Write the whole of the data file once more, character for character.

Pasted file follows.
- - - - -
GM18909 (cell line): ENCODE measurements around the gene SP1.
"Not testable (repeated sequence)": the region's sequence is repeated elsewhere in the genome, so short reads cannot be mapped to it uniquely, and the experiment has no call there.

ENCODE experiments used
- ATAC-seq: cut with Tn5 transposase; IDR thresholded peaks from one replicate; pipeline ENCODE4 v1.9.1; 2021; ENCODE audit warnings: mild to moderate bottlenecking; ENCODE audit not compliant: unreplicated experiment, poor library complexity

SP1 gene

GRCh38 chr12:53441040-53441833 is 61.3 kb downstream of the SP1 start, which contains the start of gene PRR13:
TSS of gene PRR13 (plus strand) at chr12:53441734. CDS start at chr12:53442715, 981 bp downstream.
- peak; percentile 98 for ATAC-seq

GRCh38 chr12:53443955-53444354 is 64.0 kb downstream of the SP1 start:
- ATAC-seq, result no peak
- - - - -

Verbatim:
GM18909 (cell line): ENCODE measurements around the gene SP1.
"Not testable (repeated sequence)": the region's sequence is repeated elsewhere in the genome, so short reads cannot be mapped to it uniquely, and the experiment has no call there.

ENCODE experiments used
- ATAC-seq: cut with Tn5 transposase; IDR thresholded peaks from one replicate; pipeline ENCODE4 v1.9.1; 2021; ENCODE audit warnings: mild to moderate bottlenecking; ENCODE audit not compliant: unreplicated experiment, poor library complexity

SP1 gene

GRCh38 chr12:53441040-53441833 is 61.3 kb downstream of the SP1 start, which contains the start of gene PRR13:
TSS of gene PRR13 (plus strand) at chr12:53441734. CDS start at chr12:53442715, 981 bp downstream.
- peak; percentile 98 for ATAC-seq

GRCh38 chr12:53443955-53444354 is 64.0 kb downstream of the SP1 start:
- ATAC-seq, result no peak